Harassment and Unlawful eviction is guided by the Protection from Eviction Act 1977.
It is an offence for a landlord to engage in behaviour or an activity, or encourage others to do so which could force a tenant to leave a property or interfere with their quiet enjoyment of the property. Also, a landlord must follow due process in order to re-enter a property. Due process means serving a notice, issuing a claim for possession, obtaining an order for possession and enforcing that order with court bailiffs.
What often happens is that the landlord will simply change the locks to the property, or turn off the electric supply. Anything that interferes with a tenant’s quiet enjoyment of the property may be unlawful.
What is your experience?
What I have seen as a housing solicitor is that some landlords do not know what the law is and as such, use unlawful methods to get possession of the property they rent out, sometimes using heavy handed tactics with their tenants. On one occasion a landlord had enforced a possession order with a private bailiff instead of a court bailiff.
I have met a number of clients who have been victims of unlawful eviction and harassment from their landlord. Many of them feel alone, desperate and helpless when faced with situations out of their control. Some put up with the harassment for years and feel it is simply a cost of living there.
I have also met tenants with no written agreement. This is not always a problem as per Street v Mountford  WLR 877 which stated that the elements of a tenancy can be found even if the agreement does not specify a tenancy or even when there isn’t a written agreement at all. The elements of a tenancy are:
- Parties – i.e. landlord and tenant
- Property – physical land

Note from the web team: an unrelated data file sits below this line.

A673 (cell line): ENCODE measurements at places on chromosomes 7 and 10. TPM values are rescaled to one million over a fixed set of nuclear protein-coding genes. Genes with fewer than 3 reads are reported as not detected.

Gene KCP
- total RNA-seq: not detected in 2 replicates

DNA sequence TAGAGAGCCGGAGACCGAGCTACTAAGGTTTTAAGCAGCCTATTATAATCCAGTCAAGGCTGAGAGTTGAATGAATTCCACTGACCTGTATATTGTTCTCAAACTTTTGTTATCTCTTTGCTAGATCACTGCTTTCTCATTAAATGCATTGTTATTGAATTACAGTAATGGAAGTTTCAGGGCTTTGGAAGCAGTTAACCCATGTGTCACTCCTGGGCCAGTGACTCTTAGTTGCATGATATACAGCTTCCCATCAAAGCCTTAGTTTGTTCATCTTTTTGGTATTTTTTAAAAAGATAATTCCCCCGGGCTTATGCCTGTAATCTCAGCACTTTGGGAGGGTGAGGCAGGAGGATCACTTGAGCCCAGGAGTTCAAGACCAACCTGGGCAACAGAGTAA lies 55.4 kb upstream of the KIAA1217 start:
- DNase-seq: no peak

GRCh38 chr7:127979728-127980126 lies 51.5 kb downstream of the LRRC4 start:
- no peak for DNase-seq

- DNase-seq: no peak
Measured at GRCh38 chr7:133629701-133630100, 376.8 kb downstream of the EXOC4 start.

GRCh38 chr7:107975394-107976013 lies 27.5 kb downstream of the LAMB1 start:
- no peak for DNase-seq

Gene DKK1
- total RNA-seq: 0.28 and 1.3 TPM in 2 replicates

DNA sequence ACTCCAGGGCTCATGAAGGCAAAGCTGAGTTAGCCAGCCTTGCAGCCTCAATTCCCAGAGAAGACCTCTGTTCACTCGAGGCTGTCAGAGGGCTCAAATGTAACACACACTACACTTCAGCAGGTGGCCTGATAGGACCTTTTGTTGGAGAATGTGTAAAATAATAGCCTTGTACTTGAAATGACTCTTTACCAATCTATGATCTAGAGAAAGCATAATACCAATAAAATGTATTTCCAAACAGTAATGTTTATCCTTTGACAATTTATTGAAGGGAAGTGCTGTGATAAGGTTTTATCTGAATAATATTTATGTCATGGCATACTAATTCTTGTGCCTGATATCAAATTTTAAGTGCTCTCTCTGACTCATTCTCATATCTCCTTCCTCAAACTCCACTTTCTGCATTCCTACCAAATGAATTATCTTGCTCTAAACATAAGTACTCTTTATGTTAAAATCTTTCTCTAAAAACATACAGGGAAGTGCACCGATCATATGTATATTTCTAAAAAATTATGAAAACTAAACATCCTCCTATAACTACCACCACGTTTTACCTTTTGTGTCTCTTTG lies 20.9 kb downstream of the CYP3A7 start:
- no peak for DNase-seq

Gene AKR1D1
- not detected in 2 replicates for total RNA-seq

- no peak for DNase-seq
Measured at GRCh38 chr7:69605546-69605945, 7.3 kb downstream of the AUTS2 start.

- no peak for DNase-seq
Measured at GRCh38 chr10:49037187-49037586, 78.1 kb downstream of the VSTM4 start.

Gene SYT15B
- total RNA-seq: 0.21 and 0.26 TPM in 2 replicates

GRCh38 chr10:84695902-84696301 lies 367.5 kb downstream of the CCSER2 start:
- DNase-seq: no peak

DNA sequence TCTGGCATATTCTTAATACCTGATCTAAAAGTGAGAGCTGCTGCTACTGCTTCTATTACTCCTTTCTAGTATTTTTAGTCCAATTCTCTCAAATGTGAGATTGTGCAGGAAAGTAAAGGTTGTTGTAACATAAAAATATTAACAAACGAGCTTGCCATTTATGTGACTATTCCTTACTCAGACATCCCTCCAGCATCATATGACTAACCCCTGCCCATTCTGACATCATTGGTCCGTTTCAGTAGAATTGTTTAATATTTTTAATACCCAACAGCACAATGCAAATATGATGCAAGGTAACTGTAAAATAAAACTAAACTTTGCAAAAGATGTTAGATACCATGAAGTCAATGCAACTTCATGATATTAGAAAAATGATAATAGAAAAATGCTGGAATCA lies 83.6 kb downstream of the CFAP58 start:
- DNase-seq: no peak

- Term – could be monthly, but often 6 or 12 months
- Rent – often payment of money
- Exclusive possession – the ability to “keep out strangers and keep out the landlord…”
It is now possible to claim a rate of £300 per day the client is out of the property as per Alabbas v Uppelle, Leicester County Court, 8 October 2014 and Bitan v Holme, Stockport County Court, 14 April 2014. Furthermore a 10% uplift can be applied on damages as per Simons v Castle  EMLR 3 .
Also it is possible to claim special and exemplary damages. So a victim of harassment and or unlawful eviction could gain a lot of money.
What can tenants do if faced with harassment or unlawful eviction?
Report it to the police and obtain a reference number. You should also try and find a Solicitor to help as it is a civil matter, as the police are often quick to point out. Some local authorities assist clients to get back into the property when unlawfully evicted. However most would simply process a homeless application.
How does it feel working on one of these cases?
As a solicitor dealing with a case of unlawful eviction, it can be an intense process as the client is often under enormous pressure and needs a quick solution as a priority.
A lot of time is spent negotiating with the landlord if possible. Also, although it is not a requirement, a pre action letter being sent helps if the matter proceeds to Court. It is useful to set out the legal position to the landlord.
I have issued injunction proceedings as they are normally urgent and conducted the advocacy. The injunction is only the start as once it is obtained, it has to be served. Also there are times when the landlord will not comply with the injunction. This obviously increases the damages available but the client is then left for longer without housing. Since it is a criminal offence to unlawfully evict a tenant, often the injunction will include an ability for the Court to sentence the landlord for a breach.
What practical steps tenants can take to avoid a bad landlord?
It is good to speak with the landlord directly and you should be able to gauge what type of person s/he is. But note that landlords can be busy and may genuinely not have enough time to speak with prospective tenants. Reputation and word of mouth can also be quite important.
With the rented sector on the rise, there are organisation like the National Landlords Association which has been created to “raise and maintain standards in the private-rented sector”. So it is worthwhile checking whether the landlord is accredited. But note that just because the landlord is not accredited it does not mean s/he is a bad landlord. More information can be found here.
There are times the landlord may not be authorised to rent out the property so the agreement could be unlawful. It is important for a tenant to check whether the person renting the property is actually the owner. This can be done through a land registry search which should cost £3. This information can prove to be vital before signing a tenancy agreement.
If dealing with an Estate Agent, although it is not a regulated sector, it might be worthwhile checking various bodies such as the: